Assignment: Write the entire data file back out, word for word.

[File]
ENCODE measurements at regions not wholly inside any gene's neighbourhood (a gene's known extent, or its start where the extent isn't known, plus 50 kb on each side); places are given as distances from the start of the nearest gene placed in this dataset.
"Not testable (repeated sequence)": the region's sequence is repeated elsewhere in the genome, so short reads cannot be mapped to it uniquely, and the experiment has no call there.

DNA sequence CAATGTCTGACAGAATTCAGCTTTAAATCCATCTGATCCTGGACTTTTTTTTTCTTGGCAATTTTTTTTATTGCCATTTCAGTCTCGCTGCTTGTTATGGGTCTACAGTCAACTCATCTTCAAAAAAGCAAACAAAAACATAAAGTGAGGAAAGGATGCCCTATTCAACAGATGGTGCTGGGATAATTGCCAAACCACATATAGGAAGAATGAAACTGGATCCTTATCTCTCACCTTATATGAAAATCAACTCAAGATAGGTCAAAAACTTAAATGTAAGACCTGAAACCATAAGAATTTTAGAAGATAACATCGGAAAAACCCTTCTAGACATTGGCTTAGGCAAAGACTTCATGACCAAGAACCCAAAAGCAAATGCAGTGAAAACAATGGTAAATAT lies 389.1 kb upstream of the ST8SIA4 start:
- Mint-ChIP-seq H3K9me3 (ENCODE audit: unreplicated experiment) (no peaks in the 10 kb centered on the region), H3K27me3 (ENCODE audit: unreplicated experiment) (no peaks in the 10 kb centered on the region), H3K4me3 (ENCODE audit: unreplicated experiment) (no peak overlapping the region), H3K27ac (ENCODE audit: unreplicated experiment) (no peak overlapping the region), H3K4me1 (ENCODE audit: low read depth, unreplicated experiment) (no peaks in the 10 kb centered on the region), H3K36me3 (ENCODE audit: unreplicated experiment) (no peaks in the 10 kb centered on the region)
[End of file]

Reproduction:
ENCODE measurements at regions not wholly inside any gene's neighbourhood (a gene's known extent, or its start where the extent isn't known, plus 50 kb on each side); places are given as distances from the start of the nearest gene placed in this dataset.
"Not testable (repeated sequence)": the region's sequence is repeated elsewhere in the genome, so short reads cannot be mapped to it uniquely, and the experiment has no call there.

DNA sequence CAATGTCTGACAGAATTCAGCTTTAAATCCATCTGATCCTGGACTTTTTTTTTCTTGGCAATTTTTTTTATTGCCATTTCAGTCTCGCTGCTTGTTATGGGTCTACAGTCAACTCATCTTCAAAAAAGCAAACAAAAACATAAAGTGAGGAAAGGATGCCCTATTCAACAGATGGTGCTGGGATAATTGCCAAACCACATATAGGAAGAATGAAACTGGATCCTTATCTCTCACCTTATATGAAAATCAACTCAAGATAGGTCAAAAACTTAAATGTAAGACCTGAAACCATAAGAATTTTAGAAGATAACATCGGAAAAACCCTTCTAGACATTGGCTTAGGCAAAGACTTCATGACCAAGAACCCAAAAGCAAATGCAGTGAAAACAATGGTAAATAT lies 389.1 kb upstream of the ST8SIA4 start:
- Mint-ChIP-seq H3K9me3 (ENCODE audit: unreplicated experiment) (no peaks in the 10 kb centered on the region), H3K27me3 (ENCODE audit: unreplicated experiment) (no peaks in the 10 kb centered on the region), H3K4me3 (ENCODE audit: unreplicated experiment) (no peak overlapping the region), H3K27ac (ENCODE audit: unreplicated experiment) (no peak overlapping the region), H3K4me1 (ENCODE audit: low read depth, unreplicated experiment) (no peaks in the 10 kb centered on the region), H3K36me3 (ENCODE audit: unreplicated experiment) (no peaks in the 10 kb centered on the region)